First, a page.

The Cultural Empowerment and Development Foundation held its first of three local candidate forums Wednesday, giving present contenders for the Garden City USD 457 Board of Education the chance to introduce themselves to the public.
Candidates Dana Nanninga, Jennifer Standley, Geovannie Gone-Macias and Mark Rude sat before a handful of onlookers in Horace Good Middle School's Clifford Hope auditorium earlier this week, selecting concealed questions on a board to answer in front of the audience. Four seats on the board are up for re-election this fall, with current board members Nanninga, Standley and Rude running for reelection. Alex Wallace, Janene Radke, Allie Medina and Elda Menjivar are also running.
The forum’s format allowed different candidates to answer questions about a variety of different topics. Here are the big takeaways from each candidate.
Nanninga, Garden City native, USD 457 parent and current school board president, said she had spent much of her first term learning and asking questions. If re-elected, she said, she wanted to continue forward in a job she better understood to serve students and their families.
• When asked whether the district’s budget committee meetings should be made public, Nanninga said she thought the annual process as it stands now, including public updates from USD 457 finance officer KJ Knoll that are streamed on the local TV channel and online, is already adequately available to the public. She said she wasn’t sure whether making the committee meetings public would make a significant difference.
• Nanninga responded to the district’s use of technology in the classroom. Providing students access to technology is important, she said, but there should be limits for different age groups. She said both teachers’ and parents’ opinions should be included when deciding how technology can best be used in the classroom.
• She said the best way to attract quality to teachers was two-fold: foster a positive work culture that teachers want to be a part of and continually making an effort to raise teachers’ salaries.
Standley said she first got interested in school board policy as a parent, attending meetings and bringing up concerns with aspects of the curriculum.
• Moderators asked Standley to respond to the board’s decision to deny teachers due process in their contract. Standley said that while the district differs from the state on their due process policy, she believes elements of the policy are still present in teacher’s contracts and that teachers still have protection.
• In regards to opening a second entrance at Garden City High School, Standley said that she think she traffic flow system works at the high school and would trust staff and administrators’ guidance on the subject. At the moment, she suggested the entrance remain closed at this time.
• When asked about her stance on mandatory vaccinations for students — and whether she vaccinates her own children — Standley said she does vaccinate her children but encourages parents to do their research. She said the board should stand by state regulations regarding student vaccination requirements.
Gone-Macias said her experience with the local school system is personal. In 1996, she immigrated to the United States from Mexico as a high school freshman, enrolling in Garden City High School’s English second language program. She would eventually graduate high school, college and grad school, ultimately earning her master’s degree. She said she’s served on local boards for the Garden City Police Department, YMCA and the City of Garden City’s cultural relations board. Education is one of her passions, she said, and she was running for the chance to give back and bring her personal experience to the district.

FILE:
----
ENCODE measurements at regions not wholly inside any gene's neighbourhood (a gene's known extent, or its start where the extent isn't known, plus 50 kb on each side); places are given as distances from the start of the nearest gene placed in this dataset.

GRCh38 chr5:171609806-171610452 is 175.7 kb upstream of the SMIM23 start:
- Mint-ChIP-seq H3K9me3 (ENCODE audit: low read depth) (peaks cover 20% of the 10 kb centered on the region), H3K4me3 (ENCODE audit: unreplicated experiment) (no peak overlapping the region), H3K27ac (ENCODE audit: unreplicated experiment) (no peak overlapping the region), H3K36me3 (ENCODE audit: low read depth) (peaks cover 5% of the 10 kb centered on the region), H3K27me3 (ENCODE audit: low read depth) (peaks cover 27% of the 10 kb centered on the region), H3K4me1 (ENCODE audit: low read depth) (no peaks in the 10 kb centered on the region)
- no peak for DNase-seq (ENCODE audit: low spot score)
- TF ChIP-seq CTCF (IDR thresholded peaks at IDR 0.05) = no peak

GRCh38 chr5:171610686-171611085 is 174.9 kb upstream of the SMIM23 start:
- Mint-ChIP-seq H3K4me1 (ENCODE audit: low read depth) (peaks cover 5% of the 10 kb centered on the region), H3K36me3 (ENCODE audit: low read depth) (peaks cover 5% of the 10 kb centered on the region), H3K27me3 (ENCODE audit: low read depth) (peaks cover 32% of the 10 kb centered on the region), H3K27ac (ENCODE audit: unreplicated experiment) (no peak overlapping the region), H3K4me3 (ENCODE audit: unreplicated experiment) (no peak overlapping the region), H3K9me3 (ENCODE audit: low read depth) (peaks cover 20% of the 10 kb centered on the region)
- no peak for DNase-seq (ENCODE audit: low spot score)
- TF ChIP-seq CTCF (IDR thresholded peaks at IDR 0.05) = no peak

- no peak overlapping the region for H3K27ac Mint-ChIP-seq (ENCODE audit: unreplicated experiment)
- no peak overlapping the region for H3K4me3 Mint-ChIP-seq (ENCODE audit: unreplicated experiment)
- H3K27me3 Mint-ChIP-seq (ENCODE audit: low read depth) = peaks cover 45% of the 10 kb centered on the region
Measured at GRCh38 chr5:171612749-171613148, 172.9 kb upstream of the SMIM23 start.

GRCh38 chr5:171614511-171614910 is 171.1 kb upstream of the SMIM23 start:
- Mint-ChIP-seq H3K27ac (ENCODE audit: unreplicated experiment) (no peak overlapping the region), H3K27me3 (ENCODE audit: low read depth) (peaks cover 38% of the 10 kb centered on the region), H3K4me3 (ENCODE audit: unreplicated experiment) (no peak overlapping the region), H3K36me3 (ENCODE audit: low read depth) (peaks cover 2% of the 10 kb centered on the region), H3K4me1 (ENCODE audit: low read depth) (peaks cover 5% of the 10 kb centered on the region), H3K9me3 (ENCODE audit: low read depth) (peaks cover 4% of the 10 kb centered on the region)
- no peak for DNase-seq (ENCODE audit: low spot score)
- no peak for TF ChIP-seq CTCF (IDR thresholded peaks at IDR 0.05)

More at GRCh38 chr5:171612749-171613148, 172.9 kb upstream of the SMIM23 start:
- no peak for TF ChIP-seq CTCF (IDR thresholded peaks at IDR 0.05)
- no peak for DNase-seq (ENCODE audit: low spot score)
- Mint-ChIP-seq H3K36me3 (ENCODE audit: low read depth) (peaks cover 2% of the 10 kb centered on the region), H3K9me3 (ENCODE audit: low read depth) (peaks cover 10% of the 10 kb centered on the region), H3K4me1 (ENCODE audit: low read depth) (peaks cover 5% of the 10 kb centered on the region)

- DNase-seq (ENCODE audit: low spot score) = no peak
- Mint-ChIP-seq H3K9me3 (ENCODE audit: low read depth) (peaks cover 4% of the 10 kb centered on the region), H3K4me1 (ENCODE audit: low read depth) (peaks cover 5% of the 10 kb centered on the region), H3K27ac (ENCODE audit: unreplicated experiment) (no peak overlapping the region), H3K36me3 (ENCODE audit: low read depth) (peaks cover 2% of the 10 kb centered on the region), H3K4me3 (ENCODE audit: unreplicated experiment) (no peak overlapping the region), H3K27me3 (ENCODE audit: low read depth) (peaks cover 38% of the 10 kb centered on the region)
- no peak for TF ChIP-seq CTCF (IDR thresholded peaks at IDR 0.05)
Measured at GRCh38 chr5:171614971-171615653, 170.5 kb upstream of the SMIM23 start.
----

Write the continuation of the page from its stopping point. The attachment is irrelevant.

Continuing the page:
• Gone-Macias said that if elected she would address childhood obesity by focusing on nutrition education and physical activity and play for students.
• She said that the district benefited from current partnerships with LiveWell, the Garden City Police Department and other organizations and that she would prioritize continuing those partnerships.
• When asked whether she would be in favor of a task force to recruit teachers of color, she said she did not think the district needed a task force, and that the district should devote its time to recruiting quality teachers rather than focusing on a teacher’s appearance.
• She said that she hoped to revise the districts’ athletic policies to include more students and, in the wake of struggling students and a recurring number of student threats against district schools, focus on supporting students’ mental health.
Rude, currently rounding out his second term on the board, said he first got involved with the district because of his children. He said USD 457’s strength is its diversity and he is running to further help the district communicate with the community and improve.
• When asked whether the district should remove furlough days in the schools’ calendars, Rude said that the time is a necessary tool for the school board during the budgeting process.
• Regarding an emphasis on testing students on a standard curriculum, Rude talked balance. The district needs a standard curriculum to get usable data about the status of students’ academic success, but those lessons should be carried out and that data studied with care, not blindly, he said.
• Moderators asked Rude about the length of USD 457’s school year, pointing to shorter school years in other southwest Kansas schools. Should the district shorten its school year and lengthen the school day, they asked? Rude said the decision came with trade-offs. A longer school year maximizes students’ time in front of teachers and longer school days would affect the curriculum and extracurricular activities. He ultimately said the calendar committee would be the body to more thoroughly review any potential changes.
Election day is Nov. 5, 2019.
Contact Amber Friend at email@example.com.